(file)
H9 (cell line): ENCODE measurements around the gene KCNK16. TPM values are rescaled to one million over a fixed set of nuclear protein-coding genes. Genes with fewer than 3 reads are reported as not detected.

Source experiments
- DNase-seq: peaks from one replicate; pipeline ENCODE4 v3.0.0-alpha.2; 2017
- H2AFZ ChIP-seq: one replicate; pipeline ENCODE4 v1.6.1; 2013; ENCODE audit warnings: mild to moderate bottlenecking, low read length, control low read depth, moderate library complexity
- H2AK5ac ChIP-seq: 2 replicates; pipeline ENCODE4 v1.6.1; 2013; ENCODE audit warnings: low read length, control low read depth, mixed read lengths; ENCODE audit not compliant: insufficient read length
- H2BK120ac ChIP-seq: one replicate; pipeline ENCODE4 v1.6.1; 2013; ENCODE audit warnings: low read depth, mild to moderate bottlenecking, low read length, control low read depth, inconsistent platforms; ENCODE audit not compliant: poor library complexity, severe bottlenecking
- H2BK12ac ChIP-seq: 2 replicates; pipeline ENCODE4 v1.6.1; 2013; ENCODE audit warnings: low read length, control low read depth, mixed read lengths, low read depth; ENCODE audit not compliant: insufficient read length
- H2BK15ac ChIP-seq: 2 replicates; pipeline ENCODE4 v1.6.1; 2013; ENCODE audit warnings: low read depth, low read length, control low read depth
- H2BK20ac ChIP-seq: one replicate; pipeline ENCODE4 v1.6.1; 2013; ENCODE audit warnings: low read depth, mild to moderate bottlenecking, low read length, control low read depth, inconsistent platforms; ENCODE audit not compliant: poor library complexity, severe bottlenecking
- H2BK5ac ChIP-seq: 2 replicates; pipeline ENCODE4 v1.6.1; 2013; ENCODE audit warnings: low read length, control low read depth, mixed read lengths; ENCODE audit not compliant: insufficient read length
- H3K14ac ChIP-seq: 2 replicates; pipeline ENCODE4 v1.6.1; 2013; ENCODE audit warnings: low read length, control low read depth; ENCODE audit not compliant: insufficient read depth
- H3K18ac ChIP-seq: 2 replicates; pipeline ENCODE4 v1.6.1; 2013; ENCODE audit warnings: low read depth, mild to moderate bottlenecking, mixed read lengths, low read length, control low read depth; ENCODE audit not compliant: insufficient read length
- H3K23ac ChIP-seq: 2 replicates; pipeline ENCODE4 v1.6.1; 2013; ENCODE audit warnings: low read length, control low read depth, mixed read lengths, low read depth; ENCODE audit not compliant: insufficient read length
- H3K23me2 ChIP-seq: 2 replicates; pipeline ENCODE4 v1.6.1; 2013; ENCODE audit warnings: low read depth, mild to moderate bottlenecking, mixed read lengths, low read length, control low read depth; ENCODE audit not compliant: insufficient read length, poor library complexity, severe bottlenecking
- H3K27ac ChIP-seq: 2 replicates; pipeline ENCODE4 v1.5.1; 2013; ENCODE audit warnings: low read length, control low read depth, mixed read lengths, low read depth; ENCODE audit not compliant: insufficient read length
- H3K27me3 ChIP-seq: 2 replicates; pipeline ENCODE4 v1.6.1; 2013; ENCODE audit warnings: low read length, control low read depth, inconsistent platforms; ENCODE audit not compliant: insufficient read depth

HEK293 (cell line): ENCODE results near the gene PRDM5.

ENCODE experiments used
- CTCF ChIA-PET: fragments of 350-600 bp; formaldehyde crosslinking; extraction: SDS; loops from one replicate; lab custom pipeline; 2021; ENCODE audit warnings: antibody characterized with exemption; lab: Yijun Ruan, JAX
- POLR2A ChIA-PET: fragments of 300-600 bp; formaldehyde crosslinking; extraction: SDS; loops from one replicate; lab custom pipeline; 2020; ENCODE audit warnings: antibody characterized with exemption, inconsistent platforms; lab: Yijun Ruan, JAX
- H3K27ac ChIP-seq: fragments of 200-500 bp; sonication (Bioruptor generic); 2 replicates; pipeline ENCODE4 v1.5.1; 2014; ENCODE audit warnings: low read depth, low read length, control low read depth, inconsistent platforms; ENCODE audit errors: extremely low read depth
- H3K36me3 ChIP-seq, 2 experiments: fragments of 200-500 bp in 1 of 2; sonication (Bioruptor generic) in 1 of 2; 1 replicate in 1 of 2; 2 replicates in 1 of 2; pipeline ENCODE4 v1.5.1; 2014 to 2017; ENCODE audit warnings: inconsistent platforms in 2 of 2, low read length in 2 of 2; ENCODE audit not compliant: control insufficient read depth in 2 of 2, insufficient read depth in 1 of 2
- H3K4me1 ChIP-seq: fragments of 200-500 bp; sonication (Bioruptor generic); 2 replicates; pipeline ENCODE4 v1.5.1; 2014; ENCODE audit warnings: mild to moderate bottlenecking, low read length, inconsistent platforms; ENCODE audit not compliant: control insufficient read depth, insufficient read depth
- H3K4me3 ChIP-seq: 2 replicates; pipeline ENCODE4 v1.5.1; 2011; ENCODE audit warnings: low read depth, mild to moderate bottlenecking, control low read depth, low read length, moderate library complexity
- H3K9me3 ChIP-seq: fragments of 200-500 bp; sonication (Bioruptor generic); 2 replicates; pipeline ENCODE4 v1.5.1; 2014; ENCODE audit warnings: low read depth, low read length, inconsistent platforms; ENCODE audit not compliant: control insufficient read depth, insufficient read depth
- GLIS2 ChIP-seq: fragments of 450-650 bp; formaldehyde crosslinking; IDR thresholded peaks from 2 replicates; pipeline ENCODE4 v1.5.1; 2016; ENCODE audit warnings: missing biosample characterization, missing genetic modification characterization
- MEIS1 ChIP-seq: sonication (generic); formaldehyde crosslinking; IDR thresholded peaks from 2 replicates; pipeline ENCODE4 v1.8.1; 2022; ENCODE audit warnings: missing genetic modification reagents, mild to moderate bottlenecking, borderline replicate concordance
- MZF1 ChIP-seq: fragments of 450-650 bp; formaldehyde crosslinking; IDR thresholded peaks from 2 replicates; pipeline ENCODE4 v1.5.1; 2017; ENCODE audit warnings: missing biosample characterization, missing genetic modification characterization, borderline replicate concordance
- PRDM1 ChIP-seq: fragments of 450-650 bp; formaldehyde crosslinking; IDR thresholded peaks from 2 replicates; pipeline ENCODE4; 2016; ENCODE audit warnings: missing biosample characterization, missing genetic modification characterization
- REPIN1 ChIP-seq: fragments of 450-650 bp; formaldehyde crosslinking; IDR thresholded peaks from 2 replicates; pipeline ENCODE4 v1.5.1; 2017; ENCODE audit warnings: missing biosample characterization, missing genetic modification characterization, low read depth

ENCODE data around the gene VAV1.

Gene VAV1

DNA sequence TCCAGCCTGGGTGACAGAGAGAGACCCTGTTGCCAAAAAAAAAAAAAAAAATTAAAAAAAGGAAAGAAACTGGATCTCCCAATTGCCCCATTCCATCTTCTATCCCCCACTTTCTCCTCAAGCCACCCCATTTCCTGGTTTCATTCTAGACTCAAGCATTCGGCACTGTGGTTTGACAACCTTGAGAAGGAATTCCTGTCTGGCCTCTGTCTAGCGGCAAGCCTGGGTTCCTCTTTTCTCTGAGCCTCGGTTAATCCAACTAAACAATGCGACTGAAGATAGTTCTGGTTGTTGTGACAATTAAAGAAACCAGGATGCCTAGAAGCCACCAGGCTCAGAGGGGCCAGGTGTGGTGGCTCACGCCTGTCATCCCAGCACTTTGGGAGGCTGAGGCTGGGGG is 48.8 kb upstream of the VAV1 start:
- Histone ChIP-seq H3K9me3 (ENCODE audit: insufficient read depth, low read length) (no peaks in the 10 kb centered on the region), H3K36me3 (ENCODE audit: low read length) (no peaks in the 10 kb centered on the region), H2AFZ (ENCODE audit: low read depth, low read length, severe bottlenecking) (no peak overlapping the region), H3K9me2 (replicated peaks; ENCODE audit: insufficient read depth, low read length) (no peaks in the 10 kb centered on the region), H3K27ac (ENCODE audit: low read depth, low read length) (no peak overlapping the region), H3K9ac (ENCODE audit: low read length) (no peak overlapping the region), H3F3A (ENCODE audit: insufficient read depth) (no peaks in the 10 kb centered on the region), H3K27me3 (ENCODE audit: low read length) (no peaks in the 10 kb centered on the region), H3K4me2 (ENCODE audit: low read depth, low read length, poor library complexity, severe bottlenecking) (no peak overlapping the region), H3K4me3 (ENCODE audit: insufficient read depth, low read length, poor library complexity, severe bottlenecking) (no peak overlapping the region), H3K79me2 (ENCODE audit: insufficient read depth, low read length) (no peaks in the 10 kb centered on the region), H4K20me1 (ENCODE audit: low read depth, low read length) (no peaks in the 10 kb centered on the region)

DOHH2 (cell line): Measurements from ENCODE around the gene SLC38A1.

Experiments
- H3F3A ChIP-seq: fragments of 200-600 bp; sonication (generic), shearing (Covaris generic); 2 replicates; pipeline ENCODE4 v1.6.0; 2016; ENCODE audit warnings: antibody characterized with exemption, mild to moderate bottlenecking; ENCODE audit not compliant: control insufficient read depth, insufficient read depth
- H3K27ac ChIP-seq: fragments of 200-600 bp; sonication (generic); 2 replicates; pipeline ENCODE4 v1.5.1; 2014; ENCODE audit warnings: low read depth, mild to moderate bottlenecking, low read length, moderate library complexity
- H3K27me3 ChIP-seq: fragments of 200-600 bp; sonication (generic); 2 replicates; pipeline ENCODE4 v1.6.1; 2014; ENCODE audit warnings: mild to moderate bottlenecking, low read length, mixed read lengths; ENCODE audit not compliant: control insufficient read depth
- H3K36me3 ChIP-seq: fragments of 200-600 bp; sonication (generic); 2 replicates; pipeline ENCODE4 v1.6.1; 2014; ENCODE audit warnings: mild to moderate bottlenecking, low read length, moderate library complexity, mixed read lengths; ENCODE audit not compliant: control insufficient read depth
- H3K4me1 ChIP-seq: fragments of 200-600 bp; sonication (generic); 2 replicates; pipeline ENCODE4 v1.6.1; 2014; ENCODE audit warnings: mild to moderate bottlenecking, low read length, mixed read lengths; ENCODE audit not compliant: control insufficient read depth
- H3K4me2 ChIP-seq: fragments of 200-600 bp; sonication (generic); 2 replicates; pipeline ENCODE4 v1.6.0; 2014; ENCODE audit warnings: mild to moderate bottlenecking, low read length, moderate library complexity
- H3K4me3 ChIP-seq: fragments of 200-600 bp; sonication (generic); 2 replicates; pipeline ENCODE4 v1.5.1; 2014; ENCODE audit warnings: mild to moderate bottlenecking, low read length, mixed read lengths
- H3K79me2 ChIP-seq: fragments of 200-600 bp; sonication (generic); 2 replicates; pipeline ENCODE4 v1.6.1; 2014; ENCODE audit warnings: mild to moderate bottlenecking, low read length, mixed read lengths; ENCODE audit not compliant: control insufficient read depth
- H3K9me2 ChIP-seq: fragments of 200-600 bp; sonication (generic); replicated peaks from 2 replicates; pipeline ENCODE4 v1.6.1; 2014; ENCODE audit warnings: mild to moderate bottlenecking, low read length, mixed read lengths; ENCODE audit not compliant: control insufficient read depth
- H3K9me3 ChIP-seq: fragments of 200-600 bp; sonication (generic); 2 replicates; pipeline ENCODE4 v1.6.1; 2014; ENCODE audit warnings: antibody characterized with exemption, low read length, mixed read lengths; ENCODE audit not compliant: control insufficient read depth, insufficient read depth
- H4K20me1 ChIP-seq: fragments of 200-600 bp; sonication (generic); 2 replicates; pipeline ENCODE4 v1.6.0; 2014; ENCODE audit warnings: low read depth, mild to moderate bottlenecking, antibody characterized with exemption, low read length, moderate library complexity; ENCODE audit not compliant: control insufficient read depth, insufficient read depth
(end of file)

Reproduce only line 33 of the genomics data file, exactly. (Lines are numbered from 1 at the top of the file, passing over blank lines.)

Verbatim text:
DNA sequence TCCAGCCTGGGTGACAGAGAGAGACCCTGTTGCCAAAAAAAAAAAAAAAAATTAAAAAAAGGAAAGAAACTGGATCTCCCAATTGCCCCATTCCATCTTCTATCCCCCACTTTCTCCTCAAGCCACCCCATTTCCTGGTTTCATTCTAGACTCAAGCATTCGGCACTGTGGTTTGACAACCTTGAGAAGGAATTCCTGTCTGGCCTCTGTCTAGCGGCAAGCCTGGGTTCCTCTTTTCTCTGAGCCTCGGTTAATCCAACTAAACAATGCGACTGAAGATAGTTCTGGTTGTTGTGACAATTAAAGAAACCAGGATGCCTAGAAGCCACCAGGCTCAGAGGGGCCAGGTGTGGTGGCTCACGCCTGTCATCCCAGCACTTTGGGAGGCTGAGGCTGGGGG is 48.8 kb upstream of the VAV1 start: